This is an excerpt from Cyprian Consiglio's excellent little book on prayer: Prayer in the Cave of the Heart: The Universal Call to Contemplation. The book's a primer on the historical center of Christian spirituality---drawing from resources from the Christian East and West, as well as illustrating parallels to other religious traditions enriching our prayer experience. In this selection, Cyprian introduces holy reading, or lectio divina, as a particular practice of prayerful feeding of the thinking mind with holy things.
"When choosing the object of our meditation, pride of place is given to scripture. In addition, though, there is a long tradition of other types of reading (of devotional or spiritual books or of poetry) and other types of experiences (listening to music, looking at art) that can serve the same purpose. At times we read academically, to learn facts and figures, dates and names, or we listen to music or look at art critically, analytically. Lectio divina, however, is totally different. It is gentle, like reading a love letter, or hearing a loved one's voice, or gazing on a loved one's face." (p. 96)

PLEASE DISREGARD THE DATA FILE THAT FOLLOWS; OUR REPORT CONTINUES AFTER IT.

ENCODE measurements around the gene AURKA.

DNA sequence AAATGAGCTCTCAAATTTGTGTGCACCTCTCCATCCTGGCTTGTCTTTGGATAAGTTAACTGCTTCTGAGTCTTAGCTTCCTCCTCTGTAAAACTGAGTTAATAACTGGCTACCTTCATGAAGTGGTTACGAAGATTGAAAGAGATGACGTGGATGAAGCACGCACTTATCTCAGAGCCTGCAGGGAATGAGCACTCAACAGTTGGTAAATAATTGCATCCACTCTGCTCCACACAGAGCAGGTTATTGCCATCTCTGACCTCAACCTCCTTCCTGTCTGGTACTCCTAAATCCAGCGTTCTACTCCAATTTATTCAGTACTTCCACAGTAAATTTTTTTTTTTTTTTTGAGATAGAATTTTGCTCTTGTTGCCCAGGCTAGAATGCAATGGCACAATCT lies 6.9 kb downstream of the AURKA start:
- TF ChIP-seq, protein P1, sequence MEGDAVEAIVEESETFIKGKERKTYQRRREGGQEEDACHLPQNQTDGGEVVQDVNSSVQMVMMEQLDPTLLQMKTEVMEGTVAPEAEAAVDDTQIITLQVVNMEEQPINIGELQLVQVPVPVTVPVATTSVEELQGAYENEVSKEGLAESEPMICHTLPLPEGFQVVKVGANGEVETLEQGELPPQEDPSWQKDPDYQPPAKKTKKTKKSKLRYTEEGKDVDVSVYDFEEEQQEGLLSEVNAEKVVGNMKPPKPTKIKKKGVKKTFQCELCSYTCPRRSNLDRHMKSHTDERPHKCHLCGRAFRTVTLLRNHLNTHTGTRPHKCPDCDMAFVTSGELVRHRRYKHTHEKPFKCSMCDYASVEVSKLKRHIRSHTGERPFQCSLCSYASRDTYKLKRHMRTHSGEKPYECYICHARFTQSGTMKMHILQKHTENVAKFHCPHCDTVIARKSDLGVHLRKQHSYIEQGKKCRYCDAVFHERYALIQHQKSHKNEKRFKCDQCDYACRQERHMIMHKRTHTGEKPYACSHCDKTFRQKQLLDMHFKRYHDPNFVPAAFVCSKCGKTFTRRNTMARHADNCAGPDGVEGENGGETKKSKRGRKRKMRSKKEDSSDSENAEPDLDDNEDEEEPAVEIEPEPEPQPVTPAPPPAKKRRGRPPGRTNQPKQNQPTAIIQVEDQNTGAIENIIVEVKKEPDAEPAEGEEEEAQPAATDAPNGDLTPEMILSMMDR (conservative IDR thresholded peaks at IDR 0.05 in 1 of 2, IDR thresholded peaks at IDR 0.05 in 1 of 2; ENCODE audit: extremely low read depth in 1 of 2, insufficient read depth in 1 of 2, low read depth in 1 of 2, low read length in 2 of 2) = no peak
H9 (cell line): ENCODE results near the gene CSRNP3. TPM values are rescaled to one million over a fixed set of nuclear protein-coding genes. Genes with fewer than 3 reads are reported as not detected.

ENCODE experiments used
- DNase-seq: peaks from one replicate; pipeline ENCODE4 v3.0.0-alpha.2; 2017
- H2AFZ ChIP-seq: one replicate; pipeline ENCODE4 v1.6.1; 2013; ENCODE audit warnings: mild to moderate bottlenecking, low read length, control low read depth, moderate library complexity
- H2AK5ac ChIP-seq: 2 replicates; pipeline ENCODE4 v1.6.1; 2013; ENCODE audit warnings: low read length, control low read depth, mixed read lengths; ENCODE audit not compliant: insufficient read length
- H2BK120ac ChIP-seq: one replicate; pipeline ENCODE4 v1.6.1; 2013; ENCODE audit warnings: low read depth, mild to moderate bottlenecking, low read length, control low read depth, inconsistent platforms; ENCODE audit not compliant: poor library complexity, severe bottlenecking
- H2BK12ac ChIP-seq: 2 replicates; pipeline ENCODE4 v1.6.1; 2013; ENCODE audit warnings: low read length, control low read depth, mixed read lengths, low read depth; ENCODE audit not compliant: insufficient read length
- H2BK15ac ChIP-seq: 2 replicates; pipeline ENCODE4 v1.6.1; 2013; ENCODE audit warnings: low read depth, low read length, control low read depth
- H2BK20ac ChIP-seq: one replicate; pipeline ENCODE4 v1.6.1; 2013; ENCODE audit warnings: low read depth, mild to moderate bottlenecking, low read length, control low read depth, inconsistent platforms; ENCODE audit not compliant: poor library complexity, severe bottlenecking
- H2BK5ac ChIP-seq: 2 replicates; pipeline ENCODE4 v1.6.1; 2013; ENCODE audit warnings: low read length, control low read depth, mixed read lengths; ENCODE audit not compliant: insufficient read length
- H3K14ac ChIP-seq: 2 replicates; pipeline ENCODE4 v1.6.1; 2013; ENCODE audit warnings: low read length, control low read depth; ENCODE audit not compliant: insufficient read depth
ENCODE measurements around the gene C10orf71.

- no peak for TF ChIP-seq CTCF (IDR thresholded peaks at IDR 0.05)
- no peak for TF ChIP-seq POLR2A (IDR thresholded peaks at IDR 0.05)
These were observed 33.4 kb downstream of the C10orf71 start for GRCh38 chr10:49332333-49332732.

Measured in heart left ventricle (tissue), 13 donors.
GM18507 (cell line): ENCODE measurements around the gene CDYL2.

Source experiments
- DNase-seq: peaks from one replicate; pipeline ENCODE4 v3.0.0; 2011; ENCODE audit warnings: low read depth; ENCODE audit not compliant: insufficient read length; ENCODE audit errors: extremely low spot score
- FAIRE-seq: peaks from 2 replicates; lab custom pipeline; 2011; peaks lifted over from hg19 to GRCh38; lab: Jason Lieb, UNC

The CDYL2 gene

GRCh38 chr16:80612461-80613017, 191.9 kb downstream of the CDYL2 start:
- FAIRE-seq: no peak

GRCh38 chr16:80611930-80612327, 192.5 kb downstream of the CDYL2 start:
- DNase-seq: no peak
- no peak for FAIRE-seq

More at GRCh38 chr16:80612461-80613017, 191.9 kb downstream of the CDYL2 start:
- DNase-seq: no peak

It is my habit to read a very small section of holy scripture each morning, in addition to the non-reflective reading of a psalm, and invite the Trinity to be the Host of this encounter. I read and listen, waiting upon the voice of the Beloved.